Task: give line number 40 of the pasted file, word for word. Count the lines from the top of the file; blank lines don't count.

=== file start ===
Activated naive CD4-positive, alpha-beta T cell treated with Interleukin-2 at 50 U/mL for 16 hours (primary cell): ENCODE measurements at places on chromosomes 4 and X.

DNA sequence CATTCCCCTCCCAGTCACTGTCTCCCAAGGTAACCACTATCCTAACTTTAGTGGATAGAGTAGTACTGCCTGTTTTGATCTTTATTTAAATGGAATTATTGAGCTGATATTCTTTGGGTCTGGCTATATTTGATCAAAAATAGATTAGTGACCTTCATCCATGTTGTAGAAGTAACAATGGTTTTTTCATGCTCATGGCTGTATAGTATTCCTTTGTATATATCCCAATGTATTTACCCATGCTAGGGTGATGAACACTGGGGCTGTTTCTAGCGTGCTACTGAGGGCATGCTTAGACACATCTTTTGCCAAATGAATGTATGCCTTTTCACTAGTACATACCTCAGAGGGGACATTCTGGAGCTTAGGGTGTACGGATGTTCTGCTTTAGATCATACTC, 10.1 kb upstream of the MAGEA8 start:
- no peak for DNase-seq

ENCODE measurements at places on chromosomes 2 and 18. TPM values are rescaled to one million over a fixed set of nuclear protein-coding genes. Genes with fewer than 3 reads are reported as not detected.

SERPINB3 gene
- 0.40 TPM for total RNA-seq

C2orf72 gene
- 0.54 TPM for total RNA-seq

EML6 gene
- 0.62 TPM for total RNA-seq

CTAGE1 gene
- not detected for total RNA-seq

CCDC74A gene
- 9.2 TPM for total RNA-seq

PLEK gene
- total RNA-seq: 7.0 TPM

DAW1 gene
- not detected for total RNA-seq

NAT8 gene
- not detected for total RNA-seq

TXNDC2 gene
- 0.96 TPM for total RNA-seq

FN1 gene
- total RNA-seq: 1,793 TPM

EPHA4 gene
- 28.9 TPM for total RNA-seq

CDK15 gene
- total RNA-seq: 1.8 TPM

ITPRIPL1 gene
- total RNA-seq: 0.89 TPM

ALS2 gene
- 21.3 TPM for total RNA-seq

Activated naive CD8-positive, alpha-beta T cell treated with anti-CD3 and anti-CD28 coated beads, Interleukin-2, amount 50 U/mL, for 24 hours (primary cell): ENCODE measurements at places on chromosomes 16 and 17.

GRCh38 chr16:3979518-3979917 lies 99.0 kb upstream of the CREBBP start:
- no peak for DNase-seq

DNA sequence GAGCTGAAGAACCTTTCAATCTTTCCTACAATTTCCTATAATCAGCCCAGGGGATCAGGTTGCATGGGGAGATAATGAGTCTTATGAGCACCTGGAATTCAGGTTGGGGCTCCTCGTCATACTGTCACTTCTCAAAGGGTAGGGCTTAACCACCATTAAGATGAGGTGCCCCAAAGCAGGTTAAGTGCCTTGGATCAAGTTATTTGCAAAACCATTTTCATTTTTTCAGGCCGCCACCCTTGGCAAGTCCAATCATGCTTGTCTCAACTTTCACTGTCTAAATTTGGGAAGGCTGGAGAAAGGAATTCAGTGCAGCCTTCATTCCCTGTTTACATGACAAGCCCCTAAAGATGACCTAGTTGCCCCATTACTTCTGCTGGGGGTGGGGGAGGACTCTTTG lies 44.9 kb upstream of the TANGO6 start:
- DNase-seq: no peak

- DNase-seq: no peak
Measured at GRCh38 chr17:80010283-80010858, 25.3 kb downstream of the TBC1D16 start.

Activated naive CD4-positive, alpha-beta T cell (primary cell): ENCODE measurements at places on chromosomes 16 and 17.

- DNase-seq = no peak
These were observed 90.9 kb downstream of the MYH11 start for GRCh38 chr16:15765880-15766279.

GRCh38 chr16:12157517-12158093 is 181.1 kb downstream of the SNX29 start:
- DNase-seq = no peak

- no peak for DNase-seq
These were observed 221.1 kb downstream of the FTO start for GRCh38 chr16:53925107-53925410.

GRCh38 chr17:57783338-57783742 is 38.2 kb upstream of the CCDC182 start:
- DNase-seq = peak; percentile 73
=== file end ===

Activated naive CD4-positive, alpha-beta T cell (primary cell): ENCODE measurements at places on chromosomes 16 and 17.